Hi EZ, you can get cheap track with very decent quality from Aliexpress, e.g. here: Link I have bought there twice and was very happy with the quality of the track and the delivery as well. I'd like to note that from my understanding bulk bricks/tracks like these do not infringe the IP of Lego.
  10. I bought 5 packs of straight tracks from that seller and found the quality to be remarkably good. The only differences to LEGO track I observed was a slightly different color (barely noticable) and a somewhat lower clutch power between the track segments. The latter is no problem at all, the track is just not as tightly connected as the LEGO ones. Some customers on Aliexpress complained about bad packaging and broken or warped pieces being delivered. I had no problem at all. All pieces were intact and perfectly flat.
  11. Legopold

    Train Axle Making Jig

    @dr_spock: Good work. I once tried to make my own train axles, too, because I found the original LEGO ones quite expensive. I ended up buying axles for a good price from this seller from AliExpress. The axles fit perfectly into the LEGO wheel holder. The axles have quite good quality (correct dimensions, straight and even). The only difference from the original LEGO ones I noticed are slightly uneven endings but that did not affect the function of the axles. I had no problems to fit them into the MR52ZZ (2x5x2.5mm) ball bearings which I bought from another seller at AliExpress. 60 axles including shipping cost only 5.20$, which I consider a really good offer.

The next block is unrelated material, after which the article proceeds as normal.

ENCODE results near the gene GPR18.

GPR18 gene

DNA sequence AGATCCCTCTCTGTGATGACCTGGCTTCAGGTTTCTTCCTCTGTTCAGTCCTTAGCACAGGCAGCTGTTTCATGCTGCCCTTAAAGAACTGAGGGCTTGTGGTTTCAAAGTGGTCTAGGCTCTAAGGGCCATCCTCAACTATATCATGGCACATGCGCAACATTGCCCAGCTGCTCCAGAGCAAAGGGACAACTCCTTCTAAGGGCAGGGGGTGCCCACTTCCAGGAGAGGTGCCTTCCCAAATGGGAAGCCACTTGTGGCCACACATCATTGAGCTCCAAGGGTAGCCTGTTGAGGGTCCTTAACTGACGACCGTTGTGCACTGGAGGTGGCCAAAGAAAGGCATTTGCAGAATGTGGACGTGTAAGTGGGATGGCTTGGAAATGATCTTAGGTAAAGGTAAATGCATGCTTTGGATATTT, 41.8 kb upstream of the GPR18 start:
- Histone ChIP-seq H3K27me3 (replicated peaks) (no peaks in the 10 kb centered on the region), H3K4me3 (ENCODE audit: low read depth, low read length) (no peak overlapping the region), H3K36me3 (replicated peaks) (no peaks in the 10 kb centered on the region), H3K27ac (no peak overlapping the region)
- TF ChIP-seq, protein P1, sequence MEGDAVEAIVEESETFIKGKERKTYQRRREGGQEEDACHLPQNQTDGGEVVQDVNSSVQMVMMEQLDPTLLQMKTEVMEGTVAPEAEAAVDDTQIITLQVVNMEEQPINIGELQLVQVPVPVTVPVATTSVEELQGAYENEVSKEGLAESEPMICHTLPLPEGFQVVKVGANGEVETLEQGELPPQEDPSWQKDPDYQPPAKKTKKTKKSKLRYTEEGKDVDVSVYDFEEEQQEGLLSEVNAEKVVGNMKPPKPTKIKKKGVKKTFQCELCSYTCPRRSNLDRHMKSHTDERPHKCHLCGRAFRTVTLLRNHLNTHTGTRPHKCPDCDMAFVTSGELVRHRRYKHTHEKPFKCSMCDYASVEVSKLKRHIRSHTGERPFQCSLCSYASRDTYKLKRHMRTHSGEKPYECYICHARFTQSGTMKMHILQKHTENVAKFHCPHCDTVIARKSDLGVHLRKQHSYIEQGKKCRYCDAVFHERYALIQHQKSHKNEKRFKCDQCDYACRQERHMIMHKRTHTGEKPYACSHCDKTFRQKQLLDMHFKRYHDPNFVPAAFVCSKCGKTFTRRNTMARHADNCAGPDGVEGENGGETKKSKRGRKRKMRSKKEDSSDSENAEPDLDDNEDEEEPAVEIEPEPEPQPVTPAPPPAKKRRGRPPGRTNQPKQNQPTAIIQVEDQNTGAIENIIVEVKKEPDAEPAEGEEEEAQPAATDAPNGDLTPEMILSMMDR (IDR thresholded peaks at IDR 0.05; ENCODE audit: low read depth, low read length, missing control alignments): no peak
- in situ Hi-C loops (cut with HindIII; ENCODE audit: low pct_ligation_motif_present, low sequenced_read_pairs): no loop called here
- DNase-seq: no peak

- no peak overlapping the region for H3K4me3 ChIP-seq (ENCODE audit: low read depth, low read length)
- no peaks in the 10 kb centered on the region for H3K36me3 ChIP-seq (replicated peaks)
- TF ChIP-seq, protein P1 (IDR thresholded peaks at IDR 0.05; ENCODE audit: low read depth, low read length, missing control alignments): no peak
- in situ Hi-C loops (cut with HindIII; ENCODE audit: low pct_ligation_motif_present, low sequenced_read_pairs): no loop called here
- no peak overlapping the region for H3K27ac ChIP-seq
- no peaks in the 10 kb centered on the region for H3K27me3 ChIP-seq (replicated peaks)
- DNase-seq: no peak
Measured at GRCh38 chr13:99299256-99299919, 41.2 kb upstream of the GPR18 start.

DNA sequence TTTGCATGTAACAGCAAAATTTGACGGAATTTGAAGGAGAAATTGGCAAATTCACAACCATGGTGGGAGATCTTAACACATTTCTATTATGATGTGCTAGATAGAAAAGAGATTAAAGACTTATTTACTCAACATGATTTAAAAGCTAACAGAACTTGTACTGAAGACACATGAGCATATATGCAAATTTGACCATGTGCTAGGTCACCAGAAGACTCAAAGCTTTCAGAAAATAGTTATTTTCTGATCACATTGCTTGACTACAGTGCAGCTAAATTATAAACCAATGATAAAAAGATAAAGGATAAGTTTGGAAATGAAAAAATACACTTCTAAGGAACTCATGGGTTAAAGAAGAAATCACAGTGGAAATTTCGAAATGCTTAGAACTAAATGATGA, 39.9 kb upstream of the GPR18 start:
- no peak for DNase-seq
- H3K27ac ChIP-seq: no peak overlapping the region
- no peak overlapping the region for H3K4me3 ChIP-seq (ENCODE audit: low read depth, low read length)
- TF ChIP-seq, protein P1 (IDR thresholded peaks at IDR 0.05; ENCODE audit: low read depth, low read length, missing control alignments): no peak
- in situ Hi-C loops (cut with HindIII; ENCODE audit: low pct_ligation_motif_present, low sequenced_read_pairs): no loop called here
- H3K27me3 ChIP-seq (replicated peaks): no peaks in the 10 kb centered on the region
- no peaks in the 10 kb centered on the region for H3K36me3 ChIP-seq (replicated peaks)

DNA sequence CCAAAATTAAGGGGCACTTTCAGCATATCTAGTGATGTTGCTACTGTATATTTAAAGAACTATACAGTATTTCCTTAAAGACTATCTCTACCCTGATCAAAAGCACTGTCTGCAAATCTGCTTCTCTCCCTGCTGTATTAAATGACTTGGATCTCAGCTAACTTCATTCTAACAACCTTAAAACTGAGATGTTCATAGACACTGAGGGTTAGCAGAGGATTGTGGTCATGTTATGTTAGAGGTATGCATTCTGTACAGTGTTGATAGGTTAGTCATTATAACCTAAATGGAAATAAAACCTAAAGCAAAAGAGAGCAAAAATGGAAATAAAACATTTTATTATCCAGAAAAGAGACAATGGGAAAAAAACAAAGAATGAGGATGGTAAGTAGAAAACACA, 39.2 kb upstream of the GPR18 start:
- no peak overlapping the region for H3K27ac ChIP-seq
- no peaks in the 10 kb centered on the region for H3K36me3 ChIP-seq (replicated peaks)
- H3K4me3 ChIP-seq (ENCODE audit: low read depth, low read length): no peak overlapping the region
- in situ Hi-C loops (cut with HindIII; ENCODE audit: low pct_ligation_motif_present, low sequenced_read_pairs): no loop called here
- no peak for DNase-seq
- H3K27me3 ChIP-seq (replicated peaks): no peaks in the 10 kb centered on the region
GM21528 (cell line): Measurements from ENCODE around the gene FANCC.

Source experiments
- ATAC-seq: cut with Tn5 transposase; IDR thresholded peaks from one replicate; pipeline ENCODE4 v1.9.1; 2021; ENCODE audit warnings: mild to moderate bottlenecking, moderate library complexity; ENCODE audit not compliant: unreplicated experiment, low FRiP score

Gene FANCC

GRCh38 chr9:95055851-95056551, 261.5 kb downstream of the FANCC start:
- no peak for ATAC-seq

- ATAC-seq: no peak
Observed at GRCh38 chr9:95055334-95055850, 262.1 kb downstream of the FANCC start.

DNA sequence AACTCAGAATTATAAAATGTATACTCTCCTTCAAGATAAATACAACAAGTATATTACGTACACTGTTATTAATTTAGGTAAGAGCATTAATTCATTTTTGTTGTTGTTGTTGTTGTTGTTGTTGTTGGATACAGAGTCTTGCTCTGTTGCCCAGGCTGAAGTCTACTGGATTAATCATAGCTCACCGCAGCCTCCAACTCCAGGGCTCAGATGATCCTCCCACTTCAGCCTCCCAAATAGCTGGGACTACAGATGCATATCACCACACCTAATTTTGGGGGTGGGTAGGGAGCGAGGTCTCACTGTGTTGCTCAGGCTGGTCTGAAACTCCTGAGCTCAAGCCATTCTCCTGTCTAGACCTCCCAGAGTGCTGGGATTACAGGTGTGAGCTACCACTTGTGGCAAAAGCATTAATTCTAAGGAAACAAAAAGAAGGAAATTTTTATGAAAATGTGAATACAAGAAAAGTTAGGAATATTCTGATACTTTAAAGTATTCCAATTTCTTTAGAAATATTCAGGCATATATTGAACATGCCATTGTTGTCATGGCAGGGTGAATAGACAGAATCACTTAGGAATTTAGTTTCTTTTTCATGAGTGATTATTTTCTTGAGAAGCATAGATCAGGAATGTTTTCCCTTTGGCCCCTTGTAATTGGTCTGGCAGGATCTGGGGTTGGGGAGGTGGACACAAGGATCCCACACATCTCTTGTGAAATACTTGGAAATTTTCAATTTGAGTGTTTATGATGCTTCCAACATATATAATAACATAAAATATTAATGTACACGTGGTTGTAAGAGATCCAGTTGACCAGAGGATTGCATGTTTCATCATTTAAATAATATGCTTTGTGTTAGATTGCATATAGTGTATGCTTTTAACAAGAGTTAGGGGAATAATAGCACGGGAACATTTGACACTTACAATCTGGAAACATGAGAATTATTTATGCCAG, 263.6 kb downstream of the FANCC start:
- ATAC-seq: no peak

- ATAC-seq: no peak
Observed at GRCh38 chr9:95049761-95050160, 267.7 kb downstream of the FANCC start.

12. @Hod CarrierI believe designing the pivot points to carry the weight will be a major challenge. Maybe the small technic turntables can do the trick? I am looking forward to see your solution. Good luck!
  13. @Hod Carrier Thanks for your elaborate answer. Interesting, I had expected that increasing the distance between center beam and wheel axle would make the bunching less a problem. After thinking through your setup for a while I am concerned about something else. If you start building something on top of the centre beam, the whole weight will last on top of the two pivot points located at both ends of that beam. Since the axle cannot take the weight directly, the pins will suffer some serious stress and increased friction with increasing weight. I wonder, if your setup will be suitable for bigger (heavier) cars.
  14. Hello, thanks again for sharing your work in such detail. I noticed that you actually have two pivot points. One is connected to the buffer section and one is connected to the center beam. I suppose that the distance between the axle and both of the pivot points will have a big influence on how well the system works, including "bunching". Did you consider to change those distances?
  15. Interesting attempt to tackle this issue. Thanks for showing.